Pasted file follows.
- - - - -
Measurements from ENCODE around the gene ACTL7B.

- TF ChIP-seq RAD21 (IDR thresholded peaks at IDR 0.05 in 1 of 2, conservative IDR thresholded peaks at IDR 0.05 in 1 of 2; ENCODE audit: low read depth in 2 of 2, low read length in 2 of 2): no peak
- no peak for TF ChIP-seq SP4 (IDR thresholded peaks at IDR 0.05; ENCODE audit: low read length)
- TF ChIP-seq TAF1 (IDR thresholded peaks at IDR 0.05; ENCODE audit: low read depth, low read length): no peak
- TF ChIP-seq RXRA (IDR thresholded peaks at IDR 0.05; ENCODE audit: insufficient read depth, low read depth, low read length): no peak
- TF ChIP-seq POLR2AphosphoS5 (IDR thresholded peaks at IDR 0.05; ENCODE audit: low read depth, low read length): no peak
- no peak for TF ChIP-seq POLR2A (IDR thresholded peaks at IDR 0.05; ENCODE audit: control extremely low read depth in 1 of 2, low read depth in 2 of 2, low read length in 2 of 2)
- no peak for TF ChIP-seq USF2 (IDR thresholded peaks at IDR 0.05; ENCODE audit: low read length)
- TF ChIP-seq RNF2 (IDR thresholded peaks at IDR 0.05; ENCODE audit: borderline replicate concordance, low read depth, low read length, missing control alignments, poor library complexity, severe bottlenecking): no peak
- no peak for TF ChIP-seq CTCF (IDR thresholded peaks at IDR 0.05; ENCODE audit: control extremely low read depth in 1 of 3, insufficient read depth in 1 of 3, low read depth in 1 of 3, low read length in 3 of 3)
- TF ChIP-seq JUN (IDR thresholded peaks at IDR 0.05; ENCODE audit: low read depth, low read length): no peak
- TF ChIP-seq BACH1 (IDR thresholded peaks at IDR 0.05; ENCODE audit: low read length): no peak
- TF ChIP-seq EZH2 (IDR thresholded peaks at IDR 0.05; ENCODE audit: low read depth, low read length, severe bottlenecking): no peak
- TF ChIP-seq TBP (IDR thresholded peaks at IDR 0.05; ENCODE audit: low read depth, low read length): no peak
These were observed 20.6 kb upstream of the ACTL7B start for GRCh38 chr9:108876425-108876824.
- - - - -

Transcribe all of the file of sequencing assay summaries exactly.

Measurements from ENCODE around the gene ACTL7B.

- TF ChIP-seq RAD21 (IDR thresholded peaks at IDR 0.05 in 1 of 2, conservative IDR thresholded peaks at IDR 0.05 in 1 of 2; ENCODE audit: low read depth in 2 of 2, low read length in 2 of 2): no peak
- no peak for TF ChIP-seq SP4 (IDR thresholded peaks at IDR 0.05; ENCODE audit: low read length)
- TF ChIP-seq TAF1 (IDR thresholded peaks at IDR 0.05; ENCODE audit: low read depth, low read length): no peak
- TF ChIP-seq RXRA (IDR thresholded peaks at IDR 0.05; ENCODE audit: insufficient read depth, low read depth, low read length): no peak
- TF ChIP-seq POLR2AphosphoS5 (IDR thresholded peaks at IDR 0.05; ENCODE audit: low read depth, low read length): no peak
- no peak for TF ChIP-seq POLR2A (IDR thresholded peaks at IDR 0.05; ENCODE audit: control extremely low read depth in 1 of 2, low read depth in 2 of 2, low read length in 2 of 2)
- no peak for TF ChIP-seq USF2 (IDR thresholded peaks at IDR 0.05; ENCODE audit: low read length)
- TF ChIP-seq RNF2 (IDR thresholded peaks at IDR 0.05; ENCODE audit: borderline replicate concordance, low read depth, low read length, missing control alignments, poor library complexity, severe bottlenecking): no peak
- no peak for TF ChIP-seq CTCF (IDR thresholded peaks at IDR 0.05; ENCODE audit: control extremely low read depth in 1 of 3, insufficient read depth in 1 of 3, low read depth in 1 of 3, low read length in 3 of 3)
- TF ChIP-seq JUN (IDR thresholded peaks at IDR 0.05; ENCODE audit: low read depth, low read length): no peak
- TF ChIP-seq BACH1 (IDR thresholded peaks at IDR 0.05; ENCODE audit: low read length): no peak
- TF ChIP-seq EZH2 (IDR thresholded peaks at IDR 0.05; ENCODE audit: low read depth, low read length, severe bottlenecking): no peak
- TF ChIP-seq TBP (IDR thresholded peaks at IDR 0.05; ENCODE audit: low read depth, low read length): no peak
These were observed 20.6 kb upstream of the ACTL7B start for GRCh38 chr9:108876425-108876824.